however, you shall not: do anything likely to impair, interfere with or damage or cause harm or distress to any persons, or the network; do anything that will infringe any Intellectual Property Rights or other rights of Mondaq or any third party; or use the Website, Services and/or Content otherwise than in accordance with these Terms; use any trade marks or service marks of Mondaq or the Contributors, or do anything which may be seen to take unfair advantage of the reputation and goodwill of Mondaq or the Contributors, or the Website, Services and/or Content.

Mondaq reserves the right, in its sole discretion, to take any action that it deems necessary and appropriate in the event it considers that there is a breach or threatened breach of the Terms.

Mondaq’s Rights and Obligations

Unless otherwise expressly set out to the contrary, nothing in these Terms shall serve to transfer from Mondaq to you, any Intellectual Property Rights owned by and/or licensed to Mondaq and all rights, title and interest in and to such Intellectual Property Rights will remain exclusively with Mondaq and/or its licensors.

Mondaq shall use its reasonable endeavours to make the Website and Services available to you at all times, but we cannot guarantee an uninterrupted and fault free service.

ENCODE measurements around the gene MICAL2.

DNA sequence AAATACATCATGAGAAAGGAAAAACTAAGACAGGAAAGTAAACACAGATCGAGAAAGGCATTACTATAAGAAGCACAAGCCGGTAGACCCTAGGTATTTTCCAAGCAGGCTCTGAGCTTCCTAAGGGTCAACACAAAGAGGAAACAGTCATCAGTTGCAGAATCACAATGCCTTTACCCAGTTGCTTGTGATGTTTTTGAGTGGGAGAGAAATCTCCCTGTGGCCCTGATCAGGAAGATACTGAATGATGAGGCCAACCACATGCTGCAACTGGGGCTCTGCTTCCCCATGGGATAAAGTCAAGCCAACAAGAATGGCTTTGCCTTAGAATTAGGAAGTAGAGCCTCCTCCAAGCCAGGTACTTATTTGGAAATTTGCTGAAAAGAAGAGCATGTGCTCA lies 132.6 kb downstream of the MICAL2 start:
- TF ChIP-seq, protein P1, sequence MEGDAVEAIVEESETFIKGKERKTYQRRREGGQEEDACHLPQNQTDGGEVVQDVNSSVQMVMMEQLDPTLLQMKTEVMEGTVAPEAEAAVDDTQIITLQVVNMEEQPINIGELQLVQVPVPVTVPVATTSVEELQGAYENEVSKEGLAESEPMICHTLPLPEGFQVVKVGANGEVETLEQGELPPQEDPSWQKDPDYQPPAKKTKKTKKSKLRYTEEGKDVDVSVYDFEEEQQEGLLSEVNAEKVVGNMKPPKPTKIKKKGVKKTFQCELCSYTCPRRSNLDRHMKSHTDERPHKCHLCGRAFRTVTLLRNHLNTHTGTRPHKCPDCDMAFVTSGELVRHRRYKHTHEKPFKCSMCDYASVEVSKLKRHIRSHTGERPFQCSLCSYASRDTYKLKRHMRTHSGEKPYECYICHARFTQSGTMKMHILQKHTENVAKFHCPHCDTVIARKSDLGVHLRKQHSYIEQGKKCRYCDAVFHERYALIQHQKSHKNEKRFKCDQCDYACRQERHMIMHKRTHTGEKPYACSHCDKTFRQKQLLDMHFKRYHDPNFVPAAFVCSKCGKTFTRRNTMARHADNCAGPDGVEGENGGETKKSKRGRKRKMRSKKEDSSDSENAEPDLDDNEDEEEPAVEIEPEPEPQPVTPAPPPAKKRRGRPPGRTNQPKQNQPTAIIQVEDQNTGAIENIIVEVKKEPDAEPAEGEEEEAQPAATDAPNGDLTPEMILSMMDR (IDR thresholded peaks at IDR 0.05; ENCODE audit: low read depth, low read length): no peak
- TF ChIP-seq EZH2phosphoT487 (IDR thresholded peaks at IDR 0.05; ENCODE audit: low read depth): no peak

Mondaq reserves the right to make changes to the services and/or the Website or part thereof, from time to time, and we may add, remove, modify and/or vary any elements of features and functionalities of the Website or the services.

Mondaq also reserves the right from time to time to monitor your Use of the Website and/or services.


The Content is general information only. It is not intended to constitute legal advice or seek to be the complete and comprehensive statement of the law, nor is it intended to address your specific requirements or provide advice on which reliance should be placed. Mondaq and/or its Contributors and other suppliers make no representations about the suitability of the information contained in the Content for any purpose. All Content provided "as is" without warranty of any kind. Mondaq and/or its Contributors and other suppliers hereby exclude and disclaim all representations, warranties or guarantees with regard to the Content, including all implied warranties and conditions of merchantability, fitness for a particular purpose, title and non-infringement. To the maximum extent permitted by law, Mondaq expressly excludes all representations, warranties, obligations, and liabilities arising out of or in connection with all Content. In no event shall Mondaq and/or its respective suppliers be liable for any special, indirect or consequential damages or any damages whatsoever resulting from loss of use, data or profits, whether in an action of contract, negligence or other tortious action, arising out of or in connection with the use of the Content or performance of Mondaq’s Services.